Thursday, October 17, 2013

Triathletes Feel Less Pain Than Others

Me at the 2005 SEA Games on the left
We know triathletes can handle a lot of pain, especially since they need to push through pain barriers to complete their races. A new study published recently shed some light on how good triathletes are at handling pain.

Researchers at Tel Aviv University in Israel studied a group of Ironman triathlon (swim 3.8km, bike 180km and run 42.195km--yes they go through a lot of pain) triathletes and another group (who swam, ran and did other sports but do not compete in races).

Both groups of participants went through a battery of tests including one that involved applying a heating device to one arm while the other arm was submerged in cold water. In addition the participants also had to answer a questionnaire on pain perception, stress perception and fear of pain.

Compared to the other group, the triathletes displayed greater pain tolerance during the tests. They rated lower pain intensity on the pain scale and tolerated pain longer allowing the researchers concluding that triathletes can perform at high levels because they feel less pain compared to casual exercisers. What the researchers cannot decide is whether triathletes compete in triathlons because they feel less pain or they feel less pain because they train for and compete in triathlons.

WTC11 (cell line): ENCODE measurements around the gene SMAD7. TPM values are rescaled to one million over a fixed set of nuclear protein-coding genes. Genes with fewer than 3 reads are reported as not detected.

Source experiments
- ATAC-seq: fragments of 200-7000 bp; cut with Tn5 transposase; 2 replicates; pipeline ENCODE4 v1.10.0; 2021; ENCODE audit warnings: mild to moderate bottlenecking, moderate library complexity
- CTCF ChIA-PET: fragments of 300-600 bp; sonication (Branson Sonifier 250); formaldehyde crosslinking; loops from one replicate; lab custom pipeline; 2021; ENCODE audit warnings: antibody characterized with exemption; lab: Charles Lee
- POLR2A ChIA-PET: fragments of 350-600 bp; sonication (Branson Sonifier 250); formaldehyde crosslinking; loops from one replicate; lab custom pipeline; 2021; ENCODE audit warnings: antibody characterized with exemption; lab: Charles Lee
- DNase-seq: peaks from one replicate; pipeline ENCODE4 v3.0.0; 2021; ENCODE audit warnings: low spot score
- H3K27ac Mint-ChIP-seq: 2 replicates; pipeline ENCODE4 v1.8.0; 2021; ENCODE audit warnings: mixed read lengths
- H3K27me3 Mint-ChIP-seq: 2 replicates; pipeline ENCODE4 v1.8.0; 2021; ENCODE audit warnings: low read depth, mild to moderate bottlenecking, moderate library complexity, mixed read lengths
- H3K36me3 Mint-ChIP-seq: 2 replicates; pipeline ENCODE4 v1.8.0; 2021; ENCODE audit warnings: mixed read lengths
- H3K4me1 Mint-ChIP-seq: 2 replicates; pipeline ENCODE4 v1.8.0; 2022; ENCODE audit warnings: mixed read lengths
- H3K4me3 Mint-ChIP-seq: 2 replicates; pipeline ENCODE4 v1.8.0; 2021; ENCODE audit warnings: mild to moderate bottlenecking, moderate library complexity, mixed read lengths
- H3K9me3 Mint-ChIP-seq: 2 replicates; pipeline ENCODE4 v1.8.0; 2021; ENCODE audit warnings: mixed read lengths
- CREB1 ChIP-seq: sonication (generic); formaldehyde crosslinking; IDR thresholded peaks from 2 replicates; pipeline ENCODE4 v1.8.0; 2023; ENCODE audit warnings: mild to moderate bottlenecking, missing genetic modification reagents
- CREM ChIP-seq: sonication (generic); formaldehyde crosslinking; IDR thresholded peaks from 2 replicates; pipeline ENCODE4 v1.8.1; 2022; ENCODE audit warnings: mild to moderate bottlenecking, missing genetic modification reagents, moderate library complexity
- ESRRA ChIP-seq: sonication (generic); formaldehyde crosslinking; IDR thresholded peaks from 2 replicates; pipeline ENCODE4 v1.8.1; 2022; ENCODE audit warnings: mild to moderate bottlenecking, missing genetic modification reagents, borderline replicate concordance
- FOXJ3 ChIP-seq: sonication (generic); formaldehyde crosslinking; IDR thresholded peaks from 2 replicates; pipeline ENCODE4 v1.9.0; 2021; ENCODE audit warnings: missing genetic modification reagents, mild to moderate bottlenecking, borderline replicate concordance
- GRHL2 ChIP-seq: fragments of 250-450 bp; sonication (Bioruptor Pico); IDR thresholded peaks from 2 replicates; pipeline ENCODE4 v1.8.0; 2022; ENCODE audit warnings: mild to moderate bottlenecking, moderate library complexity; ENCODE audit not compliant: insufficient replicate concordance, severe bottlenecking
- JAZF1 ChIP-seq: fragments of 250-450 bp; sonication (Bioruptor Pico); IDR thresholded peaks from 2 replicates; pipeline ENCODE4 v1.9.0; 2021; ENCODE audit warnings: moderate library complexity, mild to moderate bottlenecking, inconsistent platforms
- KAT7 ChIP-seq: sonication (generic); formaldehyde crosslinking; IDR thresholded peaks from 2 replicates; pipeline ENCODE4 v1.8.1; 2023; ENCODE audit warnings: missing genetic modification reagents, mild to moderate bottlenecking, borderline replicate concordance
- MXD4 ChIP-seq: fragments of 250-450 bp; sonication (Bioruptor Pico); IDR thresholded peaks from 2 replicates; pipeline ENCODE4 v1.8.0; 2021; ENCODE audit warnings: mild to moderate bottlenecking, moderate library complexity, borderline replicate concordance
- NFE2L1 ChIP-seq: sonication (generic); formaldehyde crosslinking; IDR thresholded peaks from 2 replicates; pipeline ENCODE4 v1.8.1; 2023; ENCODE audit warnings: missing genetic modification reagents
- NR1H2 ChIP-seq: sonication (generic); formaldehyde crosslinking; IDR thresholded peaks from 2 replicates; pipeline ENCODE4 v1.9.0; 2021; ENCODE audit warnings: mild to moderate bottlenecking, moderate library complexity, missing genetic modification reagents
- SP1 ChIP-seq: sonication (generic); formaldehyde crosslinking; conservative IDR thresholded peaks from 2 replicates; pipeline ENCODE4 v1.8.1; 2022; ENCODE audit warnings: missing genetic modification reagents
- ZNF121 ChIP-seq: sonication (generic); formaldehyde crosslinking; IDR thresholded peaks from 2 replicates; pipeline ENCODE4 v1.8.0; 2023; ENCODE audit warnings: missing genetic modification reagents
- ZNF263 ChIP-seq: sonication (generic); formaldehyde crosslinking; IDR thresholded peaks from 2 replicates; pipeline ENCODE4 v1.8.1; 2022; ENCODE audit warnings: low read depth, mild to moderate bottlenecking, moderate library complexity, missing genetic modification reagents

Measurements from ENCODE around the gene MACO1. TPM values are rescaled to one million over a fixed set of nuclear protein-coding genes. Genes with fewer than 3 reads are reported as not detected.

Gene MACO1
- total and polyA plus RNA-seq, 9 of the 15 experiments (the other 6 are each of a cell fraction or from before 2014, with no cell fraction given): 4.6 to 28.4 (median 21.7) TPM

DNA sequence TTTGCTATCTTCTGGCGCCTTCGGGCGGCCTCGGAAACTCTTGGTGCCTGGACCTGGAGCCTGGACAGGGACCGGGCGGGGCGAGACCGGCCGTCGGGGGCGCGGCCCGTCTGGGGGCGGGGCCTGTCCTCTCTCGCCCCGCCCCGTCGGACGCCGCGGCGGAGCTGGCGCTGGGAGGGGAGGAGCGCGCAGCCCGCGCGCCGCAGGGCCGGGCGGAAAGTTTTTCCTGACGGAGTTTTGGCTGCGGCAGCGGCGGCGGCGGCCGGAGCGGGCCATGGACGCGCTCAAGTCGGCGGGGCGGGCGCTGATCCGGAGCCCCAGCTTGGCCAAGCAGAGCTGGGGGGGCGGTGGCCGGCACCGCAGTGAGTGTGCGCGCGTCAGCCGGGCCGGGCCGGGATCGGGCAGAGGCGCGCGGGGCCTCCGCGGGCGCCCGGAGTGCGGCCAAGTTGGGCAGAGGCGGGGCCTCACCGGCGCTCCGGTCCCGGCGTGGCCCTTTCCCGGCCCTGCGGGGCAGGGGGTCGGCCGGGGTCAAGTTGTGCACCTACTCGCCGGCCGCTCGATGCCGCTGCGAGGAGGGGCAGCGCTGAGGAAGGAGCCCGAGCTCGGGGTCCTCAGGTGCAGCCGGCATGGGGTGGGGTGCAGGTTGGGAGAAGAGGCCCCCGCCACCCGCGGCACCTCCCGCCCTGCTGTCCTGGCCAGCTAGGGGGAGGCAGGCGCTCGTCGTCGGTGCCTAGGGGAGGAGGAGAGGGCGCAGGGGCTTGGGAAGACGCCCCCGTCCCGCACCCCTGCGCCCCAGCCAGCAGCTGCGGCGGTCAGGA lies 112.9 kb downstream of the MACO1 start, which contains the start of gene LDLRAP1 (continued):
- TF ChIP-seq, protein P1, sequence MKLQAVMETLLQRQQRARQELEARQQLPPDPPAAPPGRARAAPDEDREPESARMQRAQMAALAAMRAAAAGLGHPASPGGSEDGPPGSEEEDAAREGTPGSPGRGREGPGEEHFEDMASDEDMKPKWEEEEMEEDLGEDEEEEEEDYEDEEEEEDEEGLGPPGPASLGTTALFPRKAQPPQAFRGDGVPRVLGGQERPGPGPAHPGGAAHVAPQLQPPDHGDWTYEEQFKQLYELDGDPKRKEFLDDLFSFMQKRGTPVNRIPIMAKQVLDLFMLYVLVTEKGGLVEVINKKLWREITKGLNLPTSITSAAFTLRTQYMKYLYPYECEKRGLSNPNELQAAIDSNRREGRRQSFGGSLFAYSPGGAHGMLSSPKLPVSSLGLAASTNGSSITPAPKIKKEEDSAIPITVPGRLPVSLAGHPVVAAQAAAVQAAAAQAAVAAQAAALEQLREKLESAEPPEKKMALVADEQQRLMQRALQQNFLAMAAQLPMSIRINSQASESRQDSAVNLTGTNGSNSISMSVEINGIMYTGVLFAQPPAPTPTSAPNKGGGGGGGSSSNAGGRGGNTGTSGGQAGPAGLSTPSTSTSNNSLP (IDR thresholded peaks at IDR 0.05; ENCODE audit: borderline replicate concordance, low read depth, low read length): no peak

My personal experience suggests the latter. Cumulative effects of hard workouts does blunt the body and mind to pain. It makes you more willing to put up with pain and tough it out until you cross the finish line.

Geva N and Defrin R (2013). Enhanced Pain Modulation Among Triathletes: A Possible Explanation For Their Exceptional Capabilities. J Int Assoc for study of Pain. doi : 10.1016/j.pain.2013.06.031

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